“It’s pretty awesome to continue that tradition,” she said. “I was really excited Veronica Ortega wanted to go there. She is a huge inspiration to me even though she was younger than me. I’ve always looked up to her because she’s a hard worker. Her brother is going there, too. That is so exciting. I plan to go and be involved. It really is a Madera pride to see those athletes going there.”

Initially Montano went to FPU to become a pharmacist. However, she didn’t feel like that’s what she wanted during her sophomore year.

“I was going into my upper-division classes and I felt like this wasn’t what I wanted to do,” she said. “I don’t feel like it was calling me. I had taken an intro to liberal studies class and I immediately fell in love with it. So, it was junior year to change to liberal studies. It was so hard because I was so behind. I was taking 24 units and 21 units because I was set on graduating in 2020. I was glad to say I graduated on time even though I switched my major.”

Montano hung up her spikes after her junior cross country season to concentrate on her academics.

“I wasn’t in love with it the way I used to be,” she said. “It felt more like a chore. I love my teammates and I felt like I was put into position to where I wasn’t into the positive leadership role I wanted to be. I switched my major and set on graduating on time. I also started working and taking on a lot of different things like joining an honor society. I was doing a lot of workshops for students and different things on campus. I felt like that’s where I was called to be. I also started to be a volunteer for Madera Unified. I was working with kindergarten class and felt like this was where I wanted to be.”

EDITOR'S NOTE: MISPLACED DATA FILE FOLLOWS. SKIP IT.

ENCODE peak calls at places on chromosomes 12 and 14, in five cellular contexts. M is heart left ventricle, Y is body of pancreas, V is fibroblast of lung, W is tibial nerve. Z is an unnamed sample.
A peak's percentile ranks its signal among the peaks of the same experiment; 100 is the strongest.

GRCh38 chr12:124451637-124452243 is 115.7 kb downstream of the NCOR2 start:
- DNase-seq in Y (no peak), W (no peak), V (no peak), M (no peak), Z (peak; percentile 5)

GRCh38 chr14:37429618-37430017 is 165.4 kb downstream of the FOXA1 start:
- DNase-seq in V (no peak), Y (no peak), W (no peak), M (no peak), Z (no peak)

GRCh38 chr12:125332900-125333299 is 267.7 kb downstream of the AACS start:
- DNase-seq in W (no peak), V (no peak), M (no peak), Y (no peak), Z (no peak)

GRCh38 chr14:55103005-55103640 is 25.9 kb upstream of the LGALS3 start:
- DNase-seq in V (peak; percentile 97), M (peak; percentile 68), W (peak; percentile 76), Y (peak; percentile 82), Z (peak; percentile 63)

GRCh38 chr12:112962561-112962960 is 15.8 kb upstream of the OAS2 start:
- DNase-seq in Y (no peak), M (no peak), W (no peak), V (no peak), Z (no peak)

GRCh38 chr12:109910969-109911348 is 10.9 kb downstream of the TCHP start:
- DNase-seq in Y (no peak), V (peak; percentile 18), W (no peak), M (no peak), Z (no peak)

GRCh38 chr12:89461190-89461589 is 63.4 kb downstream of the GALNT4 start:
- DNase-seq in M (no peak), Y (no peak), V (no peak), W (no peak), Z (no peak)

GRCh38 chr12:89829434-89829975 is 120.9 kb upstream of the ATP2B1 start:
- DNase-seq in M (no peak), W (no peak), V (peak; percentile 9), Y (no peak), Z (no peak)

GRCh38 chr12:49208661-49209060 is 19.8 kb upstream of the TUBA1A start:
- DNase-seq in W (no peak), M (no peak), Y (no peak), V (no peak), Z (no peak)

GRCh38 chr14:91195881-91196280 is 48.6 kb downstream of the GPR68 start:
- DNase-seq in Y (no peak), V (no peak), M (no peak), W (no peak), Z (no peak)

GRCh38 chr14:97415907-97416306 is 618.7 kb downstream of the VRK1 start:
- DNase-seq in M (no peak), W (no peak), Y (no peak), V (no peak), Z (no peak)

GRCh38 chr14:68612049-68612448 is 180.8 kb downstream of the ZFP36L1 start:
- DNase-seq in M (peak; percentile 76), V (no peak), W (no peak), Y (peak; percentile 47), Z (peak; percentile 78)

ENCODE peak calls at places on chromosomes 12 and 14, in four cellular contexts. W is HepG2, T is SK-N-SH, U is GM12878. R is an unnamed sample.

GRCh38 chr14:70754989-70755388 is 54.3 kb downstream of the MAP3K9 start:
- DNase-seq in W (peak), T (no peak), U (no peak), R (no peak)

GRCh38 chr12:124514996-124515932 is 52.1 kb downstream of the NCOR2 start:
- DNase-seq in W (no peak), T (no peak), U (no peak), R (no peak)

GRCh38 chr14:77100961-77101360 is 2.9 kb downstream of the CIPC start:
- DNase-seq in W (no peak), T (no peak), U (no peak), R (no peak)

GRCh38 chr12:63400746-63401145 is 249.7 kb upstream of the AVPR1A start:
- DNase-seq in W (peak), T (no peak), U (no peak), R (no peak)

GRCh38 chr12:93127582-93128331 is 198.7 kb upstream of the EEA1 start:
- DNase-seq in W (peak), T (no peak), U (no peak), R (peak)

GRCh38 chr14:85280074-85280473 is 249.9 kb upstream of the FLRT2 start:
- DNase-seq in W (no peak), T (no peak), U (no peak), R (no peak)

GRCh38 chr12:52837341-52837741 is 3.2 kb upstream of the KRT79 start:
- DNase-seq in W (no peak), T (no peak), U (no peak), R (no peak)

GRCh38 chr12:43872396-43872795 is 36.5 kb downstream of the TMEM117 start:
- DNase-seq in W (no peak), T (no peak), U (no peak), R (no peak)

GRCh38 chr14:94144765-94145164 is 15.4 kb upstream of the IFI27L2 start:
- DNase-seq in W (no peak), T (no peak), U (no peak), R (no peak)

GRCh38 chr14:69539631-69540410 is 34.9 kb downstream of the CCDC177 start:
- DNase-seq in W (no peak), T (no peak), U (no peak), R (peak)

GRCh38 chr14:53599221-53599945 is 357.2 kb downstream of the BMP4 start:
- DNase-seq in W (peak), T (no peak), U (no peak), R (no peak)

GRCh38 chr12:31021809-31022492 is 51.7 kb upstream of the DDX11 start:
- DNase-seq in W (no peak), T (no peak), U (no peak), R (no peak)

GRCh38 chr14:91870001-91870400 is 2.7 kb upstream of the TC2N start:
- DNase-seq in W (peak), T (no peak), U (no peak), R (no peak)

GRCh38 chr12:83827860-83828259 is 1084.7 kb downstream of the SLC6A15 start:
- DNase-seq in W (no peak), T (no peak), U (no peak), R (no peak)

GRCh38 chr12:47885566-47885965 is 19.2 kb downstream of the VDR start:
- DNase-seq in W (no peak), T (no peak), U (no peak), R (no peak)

Montano doesn’t regret her decisions. She was still close friends to a number of girls on the team and even lived in a house with a few of them.

“Even though I wasn’t on the team, I still had that connection,” she said. “I saw it from a different perspective like on their senior night. It was sad to see I wasn’t there with them on the track or on the course. I felt I made the right decision for me.”

Now, Montano said, it’s time for her to give back to the community that has supported her throughout her athletics career at Madera South and at Fresno Pacific.

“It was time for me to move on and impact other peoples’ lives,” she said. “I learned all these skills and got these opportunities. I will always be grateful for them. I had a serious talk with my coach and told him my heart wasn’t in it. I was one of the higher scholarship recipients on the team and I felt selfish for not utilizing it. I felt he could have used it to bring in someone that would have been more focused. He said he was sad and I was going to be captain next year. He said he was glad I was honest. He contacted me to help out with track and cross country races. We still have that relationship. He said I will always be a Sunbird. It was a positive thing. I’ve always been someone that finishes what I start. But, I felt it was just time for me to move on.

“I wouldn’t have any of the opportunities I had if it wasn’t for running and Madera,” she said.